University of South Carolina obesity researcher Steven Blair said the results were consistent with other studies and the "massive effort" was commendable. But he said there wasn't enough information available about fitness level or physical activity. A proponent of the "fit and fat" theory, Blair said his research has shown that obese people who are tested and deemed fit did not face increased risks of dying.

"If we want to get to the bottom of the health hazards of overweight and obesity, we have to have better data on physical activity," Blair said. "Until we do that, there's uncertainty of how important BMI is as an important predictor of mortality."

Seemingly coincidental to the release of this new study which looks impressive to the unquestioning eye of the public, the Allergan company has petitioned the FDA to lower the weight limit for obtaining the lap band obesity surgery. Right now, only people who are at a BMI of 40 or higher, or 35 with co-morbidities can have their insurance pay for a lap band. Allergan would like to see that minimum weight lowered to a BMI of 35 or 30 with co-morbidities.

Even CNN remarked on the fact that the head of the FDA committee petitioned to lower this weight requirement, owns stock in the Allergan Company! Not only did she not recuse herself (which she should have done!) but the FDA voted that it was "OK" for her to be on this committee as long as she didn't vote!

The lap band is a much safer surgery than the gastric bypass. It's a band placed around the top of the stomach which can be tightened or loosened and is supposed to limit how much a person can eat and thus cause a weight loss. Of course, what it limits (when it's not swollen i.e. some band patients complain of their stomach swelling shut in the morning) are the good bulky foods like veggies. Milkshakes, ice cream and cake go down beautifully. Although unlike the gastric bypass which is greatly troubled by long term vitamin deficiencies in many patients, the lap band is not without its own set of repercussions. A certain percentage of patients experience the band growing into the stomach, thus requiring removal and/or a gastrectomy. Mostly what I hear lap band patients complain about is discomfort and difficulty in keeping off the weight. The difficulty in keeping off the weight complaint, one hears from gastric bypass patients also.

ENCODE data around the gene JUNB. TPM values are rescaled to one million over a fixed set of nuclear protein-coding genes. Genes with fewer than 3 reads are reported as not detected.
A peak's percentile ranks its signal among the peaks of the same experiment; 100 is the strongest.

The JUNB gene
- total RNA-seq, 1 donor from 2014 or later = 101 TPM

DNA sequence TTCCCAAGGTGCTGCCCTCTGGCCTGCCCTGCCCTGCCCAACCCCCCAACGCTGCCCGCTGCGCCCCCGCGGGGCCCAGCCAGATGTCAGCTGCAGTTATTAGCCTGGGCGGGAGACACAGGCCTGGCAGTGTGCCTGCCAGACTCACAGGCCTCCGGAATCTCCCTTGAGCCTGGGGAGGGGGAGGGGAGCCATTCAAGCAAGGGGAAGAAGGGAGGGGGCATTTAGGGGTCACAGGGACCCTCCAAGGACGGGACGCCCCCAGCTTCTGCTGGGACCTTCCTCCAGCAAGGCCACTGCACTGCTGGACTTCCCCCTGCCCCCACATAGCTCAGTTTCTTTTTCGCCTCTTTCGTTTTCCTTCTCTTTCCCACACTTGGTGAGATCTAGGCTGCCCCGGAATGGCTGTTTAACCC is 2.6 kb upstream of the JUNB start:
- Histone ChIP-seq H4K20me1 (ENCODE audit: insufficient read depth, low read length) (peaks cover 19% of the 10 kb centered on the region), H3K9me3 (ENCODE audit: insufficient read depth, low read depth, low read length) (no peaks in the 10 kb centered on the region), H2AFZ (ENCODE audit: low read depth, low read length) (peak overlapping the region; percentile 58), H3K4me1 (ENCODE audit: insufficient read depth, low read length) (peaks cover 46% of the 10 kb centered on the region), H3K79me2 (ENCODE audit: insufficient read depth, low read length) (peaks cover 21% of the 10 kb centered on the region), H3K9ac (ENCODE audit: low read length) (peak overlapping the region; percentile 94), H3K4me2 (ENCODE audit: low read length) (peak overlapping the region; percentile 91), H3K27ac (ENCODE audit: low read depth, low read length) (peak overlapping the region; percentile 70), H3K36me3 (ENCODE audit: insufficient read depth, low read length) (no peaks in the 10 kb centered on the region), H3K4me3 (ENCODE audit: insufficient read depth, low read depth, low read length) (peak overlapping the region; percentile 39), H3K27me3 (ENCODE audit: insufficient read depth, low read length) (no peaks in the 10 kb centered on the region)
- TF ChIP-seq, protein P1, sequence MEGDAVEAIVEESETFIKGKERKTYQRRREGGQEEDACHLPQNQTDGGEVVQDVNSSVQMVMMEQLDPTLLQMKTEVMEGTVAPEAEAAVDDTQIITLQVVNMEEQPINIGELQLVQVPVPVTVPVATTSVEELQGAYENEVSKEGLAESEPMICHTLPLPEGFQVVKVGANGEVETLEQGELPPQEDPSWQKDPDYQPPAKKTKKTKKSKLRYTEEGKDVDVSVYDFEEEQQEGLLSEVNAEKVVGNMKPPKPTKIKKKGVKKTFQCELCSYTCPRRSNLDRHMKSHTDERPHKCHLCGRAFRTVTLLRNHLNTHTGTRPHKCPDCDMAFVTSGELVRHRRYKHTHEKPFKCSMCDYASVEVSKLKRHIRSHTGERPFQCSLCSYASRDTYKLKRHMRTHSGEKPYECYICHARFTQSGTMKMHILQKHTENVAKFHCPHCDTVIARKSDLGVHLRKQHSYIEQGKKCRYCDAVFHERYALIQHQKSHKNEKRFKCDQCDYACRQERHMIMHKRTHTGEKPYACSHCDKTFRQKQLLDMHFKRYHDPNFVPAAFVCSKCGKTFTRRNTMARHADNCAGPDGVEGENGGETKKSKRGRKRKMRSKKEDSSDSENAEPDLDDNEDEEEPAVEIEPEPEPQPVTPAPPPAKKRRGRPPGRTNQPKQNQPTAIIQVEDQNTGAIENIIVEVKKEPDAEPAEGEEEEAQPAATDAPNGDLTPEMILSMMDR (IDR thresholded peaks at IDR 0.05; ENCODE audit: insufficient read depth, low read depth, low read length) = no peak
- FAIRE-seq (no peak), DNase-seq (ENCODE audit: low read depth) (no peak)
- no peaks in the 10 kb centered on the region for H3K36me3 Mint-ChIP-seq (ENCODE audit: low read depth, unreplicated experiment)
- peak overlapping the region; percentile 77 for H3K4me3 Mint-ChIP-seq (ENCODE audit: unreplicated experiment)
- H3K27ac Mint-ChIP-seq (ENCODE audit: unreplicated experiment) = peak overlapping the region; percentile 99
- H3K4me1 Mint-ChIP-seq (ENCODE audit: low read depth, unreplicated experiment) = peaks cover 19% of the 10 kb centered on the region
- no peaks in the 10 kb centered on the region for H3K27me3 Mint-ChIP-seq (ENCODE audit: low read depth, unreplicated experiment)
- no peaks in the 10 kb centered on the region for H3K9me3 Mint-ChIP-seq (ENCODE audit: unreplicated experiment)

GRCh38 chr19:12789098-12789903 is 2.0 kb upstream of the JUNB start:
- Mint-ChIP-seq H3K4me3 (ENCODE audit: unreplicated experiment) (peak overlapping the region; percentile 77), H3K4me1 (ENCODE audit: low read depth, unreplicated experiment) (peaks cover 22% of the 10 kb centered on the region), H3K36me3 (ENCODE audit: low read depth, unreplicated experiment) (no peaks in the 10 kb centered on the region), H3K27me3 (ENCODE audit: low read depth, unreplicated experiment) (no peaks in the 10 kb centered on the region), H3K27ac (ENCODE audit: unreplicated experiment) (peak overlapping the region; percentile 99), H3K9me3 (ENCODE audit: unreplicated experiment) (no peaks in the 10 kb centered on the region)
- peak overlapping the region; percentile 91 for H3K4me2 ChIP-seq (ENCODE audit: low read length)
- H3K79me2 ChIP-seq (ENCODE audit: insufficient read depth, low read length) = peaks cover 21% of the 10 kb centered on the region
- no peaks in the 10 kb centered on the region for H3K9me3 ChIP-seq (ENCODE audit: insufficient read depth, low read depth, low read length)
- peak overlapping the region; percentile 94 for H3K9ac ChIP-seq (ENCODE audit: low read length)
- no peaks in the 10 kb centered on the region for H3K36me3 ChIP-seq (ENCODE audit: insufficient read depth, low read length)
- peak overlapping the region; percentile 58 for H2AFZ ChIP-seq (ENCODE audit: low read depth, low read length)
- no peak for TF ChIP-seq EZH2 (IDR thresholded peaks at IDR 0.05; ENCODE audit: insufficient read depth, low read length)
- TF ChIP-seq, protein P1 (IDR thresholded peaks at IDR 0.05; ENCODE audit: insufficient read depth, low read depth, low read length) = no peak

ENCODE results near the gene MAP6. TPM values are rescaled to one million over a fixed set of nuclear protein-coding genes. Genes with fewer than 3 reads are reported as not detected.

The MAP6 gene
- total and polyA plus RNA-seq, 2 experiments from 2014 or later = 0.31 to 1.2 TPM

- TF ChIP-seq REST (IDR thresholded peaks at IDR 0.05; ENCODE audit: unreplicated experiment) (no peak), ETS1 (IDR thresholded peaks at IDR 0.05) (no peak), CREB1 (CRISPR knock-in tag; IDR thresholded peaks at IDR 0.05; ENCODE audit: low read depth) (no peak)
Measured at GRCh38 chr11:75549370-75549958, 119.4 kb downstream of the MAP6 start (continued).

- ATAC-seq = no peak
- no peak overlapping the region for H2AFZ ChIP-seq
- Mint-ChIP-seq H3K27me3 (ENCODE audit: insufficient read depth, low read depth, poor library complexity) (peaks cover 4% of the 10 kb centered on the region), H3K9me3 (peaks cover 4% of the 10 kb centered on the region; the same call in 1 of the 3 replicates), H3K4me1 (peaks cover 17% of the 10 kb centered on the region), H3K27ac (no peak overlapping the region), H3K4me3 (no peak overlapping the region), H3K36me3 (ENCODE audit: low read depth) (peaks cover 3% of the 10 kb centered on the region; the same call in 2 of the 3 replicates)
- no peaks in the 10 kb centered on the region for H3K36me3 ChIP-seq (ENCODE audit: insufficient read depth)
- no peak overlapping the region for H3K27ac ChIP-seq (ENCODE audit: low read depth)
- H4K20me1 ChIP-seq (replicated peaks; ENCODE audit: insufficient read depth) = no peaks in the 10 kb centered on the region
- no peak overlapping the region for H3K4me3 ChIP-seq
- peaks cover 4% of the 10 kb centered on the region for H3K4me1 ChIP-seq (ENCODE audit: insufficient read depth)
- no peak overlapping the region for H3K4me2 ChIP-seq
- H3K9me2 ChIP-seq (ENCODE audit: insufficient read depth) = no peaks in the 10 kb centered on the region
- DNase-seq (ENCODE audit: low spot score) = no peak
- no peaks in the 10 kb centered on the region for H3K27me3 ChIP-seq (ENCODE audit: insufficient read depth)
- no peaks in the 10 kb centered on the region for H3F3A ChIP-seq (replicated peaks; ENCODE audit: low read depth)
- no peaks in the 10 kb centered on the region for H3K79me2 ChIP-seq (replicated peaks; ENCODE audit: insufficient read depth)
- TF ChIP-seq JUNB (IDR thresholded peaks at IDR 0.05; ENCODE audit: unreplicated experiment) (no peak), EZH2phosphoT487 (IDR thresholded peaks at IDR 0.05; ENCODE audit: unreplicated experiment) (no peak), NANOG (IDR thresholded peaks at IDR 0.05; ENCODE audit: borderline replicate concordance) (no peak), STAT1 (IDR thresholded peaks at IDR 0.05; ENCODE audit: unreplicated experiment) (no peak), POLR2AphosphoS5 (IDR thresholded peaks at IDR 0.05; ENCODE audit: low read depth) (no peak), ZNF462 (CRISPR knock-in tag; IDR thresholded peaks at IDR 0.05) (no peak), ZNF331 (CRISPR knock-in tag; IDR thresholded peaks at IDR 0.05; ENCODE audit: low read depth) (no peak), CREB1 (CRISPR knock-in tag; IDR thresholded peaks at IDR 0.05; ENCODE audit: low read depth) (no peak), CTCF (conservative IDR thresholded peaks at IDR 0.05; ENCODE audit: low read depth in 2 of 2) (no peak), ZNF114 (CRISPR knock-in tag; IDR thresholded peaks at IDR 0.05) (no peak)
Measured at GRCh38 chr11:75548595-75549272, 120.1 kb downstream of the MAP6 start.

What science really says is, if you cannot keep off the weight, it's healthier to not lose it in the first place as "weight cycling" or "yo yo dieting" raises the risks for heart attacks significantly.

About 5% of the public born with the obesity gene (according to obesity researcher, Rudy Leibel, size is 40-60% genetically determined) can lose and keep off the weight (7% with weight loss surgery according to the Hebrew U Study for one).

For the rest, it is strongly recommended that they consider following the "Health at Every Size" guidelines - Linda Bacon's book on this is excellent!

A clinical study at USC found that those following the Health at Every Size, guidelines without a focus on weight loss - ended up healthier than those who dieted - this study is highly respected and the cohort was followed for two years. Linda Bacon was one of the researchers and the other researcher was Julie Stern who is a member of the Weight Watchers scientific committee. Undoubtedly, Stern is not opposed to dieting and yet confirmed the results of this study which headlined "Non-dieters more successful at boosting health than dieters, study finds".

Isn't it time to "stop the insanity" and focus on real health which is determined by healthy food choices about 80% of the time and regular aerobic exercise?